The Princess Bride can teach us a valuable lesson about investing.
I never imagined I would make such a statement until recently when I was pondering the futility of market participants trying to predict the next market downturn or pick the next big stock.
For me it brings to mind the movie The Princess Bride. One of my favorite scenes is the Battle of Wits between the characters Wesley and Vizzini. For anyone who has not seen the movie the Battle of Wits is structured as follows: There are two wine glasses on the table. One of which has been poisoned by Wesley. Vizzini does not know which glass has been poisoned and must deduce which glass is deadly. Once Vizzini selects a glass they both must drink their wine and the loser will die.
Part of Vizzini’s thought process is as follows:
“Now, a clever man would put the poison into his own goblet, because he would know that only a great fool would reach for what he was given. I am not a great fool, so I can clearly not choose the wine in front of you. But you must have known I was not a great fool, you would have counted on it, so I can clearly not choose the wine in front of me.”
Vizzini finds himself trapped in an anguishing mental “loop” that leads to an impossible decision. This just happens to be the exact same scenario a market timer or stock picker finds himself in. Let me explain by example.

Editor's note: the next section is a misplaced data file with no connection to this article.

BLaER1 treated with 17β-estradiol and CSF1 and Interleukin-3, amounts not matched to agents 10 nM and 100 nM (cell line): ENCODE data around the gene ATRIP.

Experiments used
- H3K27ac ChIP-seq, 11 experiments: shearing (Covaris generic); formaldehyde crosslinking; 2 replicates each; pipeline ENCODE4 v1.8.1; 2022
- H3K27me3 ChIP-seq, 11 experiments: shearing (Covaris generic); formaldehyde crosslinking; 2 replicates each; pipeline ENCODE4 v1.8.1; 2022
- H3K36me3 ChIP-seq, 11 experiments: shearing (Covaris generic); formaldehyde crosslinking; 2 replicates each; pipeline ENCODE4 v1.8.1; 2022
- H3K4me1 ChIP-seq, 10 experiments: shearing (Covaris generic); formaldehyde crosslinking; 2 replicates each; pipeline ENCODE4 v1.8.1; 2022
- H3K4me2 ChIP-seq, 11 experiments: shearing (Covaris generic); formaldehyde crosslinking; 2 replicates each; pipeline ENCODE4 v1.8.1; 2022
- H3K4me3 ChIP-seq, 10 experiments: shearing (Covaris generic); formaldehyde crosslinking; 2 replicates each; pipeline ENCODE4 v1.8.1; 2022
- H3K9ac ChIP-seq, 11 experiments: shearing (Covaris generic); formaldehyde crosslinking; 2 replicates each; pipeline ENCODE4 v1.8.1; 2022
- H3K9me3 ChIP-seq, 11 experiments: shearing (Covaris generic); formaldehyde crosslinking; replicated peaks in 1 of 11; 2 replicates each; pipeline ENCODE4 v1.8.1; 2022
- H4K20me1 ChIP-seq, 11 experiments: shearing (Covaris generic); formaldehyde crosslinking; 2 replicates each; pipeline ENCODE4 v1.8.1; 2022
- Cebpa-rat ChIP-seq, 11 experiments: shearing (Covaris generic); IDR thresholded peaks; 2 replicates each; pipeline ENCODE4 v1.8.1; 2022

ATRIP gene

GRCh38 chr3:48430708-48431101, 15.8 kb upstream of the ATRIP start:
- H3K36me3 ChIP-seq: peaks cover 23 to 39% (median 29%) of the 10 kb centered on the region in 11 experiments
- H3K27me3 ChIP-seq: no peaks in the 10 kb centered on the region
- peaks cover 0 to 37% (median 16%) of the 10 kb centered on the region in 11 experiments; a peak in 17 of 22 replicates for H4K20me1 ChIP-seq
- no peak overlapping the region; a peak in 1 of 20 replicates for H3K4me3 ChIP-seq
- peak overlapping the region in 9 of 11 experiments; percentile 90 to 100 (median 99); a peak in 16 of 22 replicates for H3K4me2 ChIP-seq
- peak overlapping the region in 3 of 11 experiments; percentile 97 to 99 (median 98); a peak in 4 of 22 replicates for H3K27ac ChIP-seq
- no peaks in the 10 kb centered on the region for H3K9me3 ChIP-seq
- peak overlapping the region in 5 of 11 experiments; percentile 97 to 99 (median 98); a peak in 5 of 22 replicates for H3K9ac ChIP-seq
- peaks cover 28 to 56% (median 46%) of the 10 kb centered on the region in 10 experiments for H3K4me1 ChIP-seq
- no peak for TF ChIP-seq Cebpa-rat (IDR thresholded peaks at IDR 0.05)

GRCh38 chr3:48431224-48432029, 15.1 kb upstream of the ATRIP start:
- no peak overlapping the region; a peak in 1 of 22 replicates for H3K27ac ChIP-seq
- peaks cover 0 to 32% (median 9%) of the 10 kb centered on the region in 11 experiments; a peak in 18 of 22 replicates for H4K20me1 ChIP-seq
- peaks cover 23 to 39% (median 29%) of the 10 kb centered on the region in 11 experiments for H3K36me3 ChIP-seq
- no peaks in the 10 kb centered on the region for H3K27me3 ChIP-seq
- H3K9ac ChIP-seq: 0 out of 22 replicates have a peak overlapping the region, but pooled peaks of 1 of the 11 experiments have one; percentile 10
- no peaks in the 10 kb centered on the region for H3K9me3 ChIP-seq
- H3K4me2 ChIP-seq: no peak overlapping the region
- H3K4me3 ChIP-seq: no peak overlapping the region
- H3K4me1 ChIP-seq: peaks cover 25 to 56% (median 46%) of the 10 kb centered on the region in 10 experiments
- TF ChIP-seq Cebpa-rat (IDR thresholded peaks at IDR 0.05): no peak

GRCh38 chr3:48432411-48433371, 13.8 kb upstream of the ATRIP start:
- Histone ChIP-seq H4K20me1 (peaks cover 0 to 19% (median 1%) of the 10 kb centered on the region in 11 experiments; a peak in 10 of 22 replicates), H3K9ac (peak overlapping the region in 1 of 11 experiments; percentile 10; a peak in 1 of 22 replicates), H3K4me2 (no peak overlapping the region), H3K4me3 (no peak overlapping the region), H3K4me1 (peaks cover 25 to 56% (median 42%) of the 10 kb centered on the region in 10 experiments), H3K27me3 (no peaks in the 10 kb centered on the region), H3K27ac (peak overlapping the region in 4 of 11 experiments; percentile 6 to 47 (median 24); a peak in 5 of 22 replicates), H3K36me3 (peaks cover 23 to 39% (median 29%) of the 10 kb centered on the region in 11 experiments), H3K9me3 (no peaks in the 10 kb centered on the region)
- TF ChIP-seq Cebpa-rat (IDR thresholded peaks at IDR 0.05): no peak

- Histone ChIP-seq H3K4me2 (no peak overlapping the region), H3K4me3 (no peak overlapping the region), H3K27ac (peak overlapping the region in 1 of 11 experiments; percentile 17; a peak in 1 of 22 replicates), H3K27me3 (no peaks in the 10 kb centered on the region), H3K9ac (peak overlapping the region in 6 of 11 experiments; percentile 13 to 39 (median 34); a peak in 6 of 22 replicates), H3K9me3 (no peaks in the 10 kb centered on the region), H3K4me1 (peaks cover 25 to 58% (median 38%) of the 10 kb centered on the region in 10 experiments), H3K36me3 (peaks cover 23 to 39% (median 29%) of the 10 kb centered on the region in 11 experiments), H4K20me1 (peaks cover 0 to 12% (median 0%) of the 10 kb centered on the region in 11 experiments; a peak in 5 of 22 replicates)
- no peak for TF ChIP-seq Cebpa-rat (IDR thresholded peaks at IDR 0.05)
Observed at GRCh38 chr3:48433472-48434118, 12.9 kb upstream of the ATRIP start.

Suppose I have a crystal ball and tell you the exact date the market will bottom out and begin a historical rise. Let’s say it’s August 12th. So all you have to do is enter the market just before that on August 11th right? Well, not exactly. We have to assume, just like the real market, that many other investors also have this information. So if everyone plans to buy on the 11th, then actually the day to buy will be the 10th so as to beat everyone else to the punch. But wait! If we know that those other people are clever and they know we will buy on the 10th, then they will try to buy on the 9th. Therefore; we must buy on the 8th. But Wait…..
There are an infinite number of scenarios where this logic applies whether it be the time to enter the market, the time to buy a stock, the time to sell a stock, etc., etc.
The point of the illustration and the scene from The Princess Bride is this: If you want to earn a rate of return from investing in many industries and businesses then you need to develop a broadly diversified global portfolio. If you would rather engage in market timing and stock picking then know that no ratio, or rating, or analysis matters at all. All that matters is what your opponent thinks about that same analysis. And all empirical research shows that even the brightest minds in the world cannot win the game often enough to earn more than the market rate of return. They actually earn LESS.
In other words, if you decide to time the market you are engaging in a battle of wits. The problem is the same that Vizzini faced, it does not really matter what your choice is because the game is rigged and both glasses of wine were poisoned all along…..